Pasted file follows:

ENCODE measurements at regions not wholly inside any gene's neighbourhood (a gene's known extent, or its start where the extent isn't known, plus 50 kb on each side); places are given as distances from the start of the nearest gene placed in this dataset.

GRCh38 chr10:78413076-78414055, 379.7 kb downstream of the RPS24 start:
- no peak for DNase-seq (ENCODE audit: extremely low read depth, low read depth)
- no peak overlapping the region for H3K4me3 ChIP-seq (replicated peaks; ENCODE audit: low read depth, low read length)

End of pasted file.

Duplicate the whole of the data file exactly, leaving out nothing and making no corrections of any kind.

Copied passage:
ENCODE measurements at regions not wholly inside any gene's neighbourhood (a gene's known extent, or its start where the extent isn't known, plus 50 kb on each side); places are given as distances from the start of the nearest gene placed in this dataset.

GRCh38 chr10:78413076-78414055, 379.7 kb downstream of the RPS24 start:
- no peak for DNase-seq (ENCODE audit: extremely low read depth, low read depth)
- no peak overlapping the region for H3K4me3 ChIP-seq (replicated peaks; ENCODE audit: low read depth, low read length)